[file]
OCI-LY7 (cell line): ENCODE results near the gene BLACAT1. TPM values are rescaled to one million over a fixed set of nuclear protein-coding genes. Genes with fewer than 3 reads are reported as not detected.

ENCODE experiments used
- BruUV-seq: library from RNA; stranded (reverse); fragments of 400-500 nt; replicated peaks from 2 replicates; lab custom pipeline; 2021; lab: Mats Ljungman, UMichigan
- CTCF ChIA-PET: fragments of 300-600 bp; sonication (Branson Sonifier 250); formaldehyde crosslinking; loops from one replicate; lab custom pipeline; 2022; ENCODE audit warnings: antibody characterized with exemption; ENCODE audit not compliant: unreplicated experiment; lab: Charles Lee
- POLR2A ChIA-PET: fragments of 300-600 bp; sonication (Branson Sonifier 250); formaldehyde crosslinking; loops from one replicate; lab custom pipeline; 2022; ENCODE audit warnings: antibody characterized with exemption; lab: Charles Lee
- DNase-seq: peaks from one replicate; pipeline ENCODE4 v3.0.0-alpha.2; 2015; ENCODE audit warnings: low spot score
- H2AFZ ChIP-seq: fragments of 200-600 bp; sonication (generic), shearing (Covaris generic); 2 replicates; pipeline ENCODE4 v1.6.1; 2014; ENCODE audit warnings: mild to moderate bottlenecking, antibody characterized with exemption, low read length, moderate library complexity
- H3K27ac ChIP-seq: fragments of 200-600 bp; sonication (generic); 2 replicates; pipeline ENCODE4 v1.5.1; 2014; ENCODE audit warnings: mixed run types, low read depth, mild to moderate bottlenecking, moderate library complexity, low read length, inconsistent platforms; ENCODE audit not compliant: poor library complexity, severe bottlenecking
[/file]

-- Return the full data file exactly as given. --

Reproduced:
OCI-LY7 (cell line): ENCODE results near the gene BLACAT1. TPM values are rescaled to one million over a fixed set of nuclear protein-coding genes. Genes with fewer than 3 reads are reported as not detected.

ENCODE experiments used
- BruUV-seq: library from RNA; stranded (reverse); fragments of 400-500 nt; replicated peaks from 2 replicates; lab custom pipeline; 2021; lab: Mats Ljungman, UMichigan
- CTCF ChIA-PET: fragments of 300-600 bp; sonication (Branson Sonifier 250); formaldehyde crosslinking; loops from one replicate; lab custom pipeline; 2022; ENCODE audit warnings: antibody characterized with exemption; ENCODE audit not compliant: unreplicated experiment; lab: Charles Lee
- POLR2A ChIA-PET: fragments of 300-600 bp; sonication (Branson Sonifier 250); formaldehyde crosslinking; loops from one replicate; lab custom pipeline; 2022; ENCODE audit warnings: antibody characterized with exemption; lab: Charles Lee
- DNase-seq: peaks from one replicate; pipeline ENCODE4 v3.0.0-alpha.2; 2015; ENCODE audit warnings: low spot score
- H2AFZ ChIP-seq: fragments of 200-600 bp; sonication (generic), shearing (Covaris generic); 2 replicates; pipeline ENCODE4 v1.6.1; 2014; ENCODE audit warnings: mild to moderate bottlenecking, antibody characterized with exemption, low read length, moderate library complexity
- H3K27ac ChIP-seq: fragments of 200-600 bp; sonication (generic); 2 replicates; pipeline ENCODE4 v1.5.1; 2014; ENCODE audit warnings: mixed run types, low read depth, mild to moderate bottlenecking, moderate library complexity, low read length, inconsistent platforms; ENCODE audit not compliant: poor library complexity, severe bottlenecking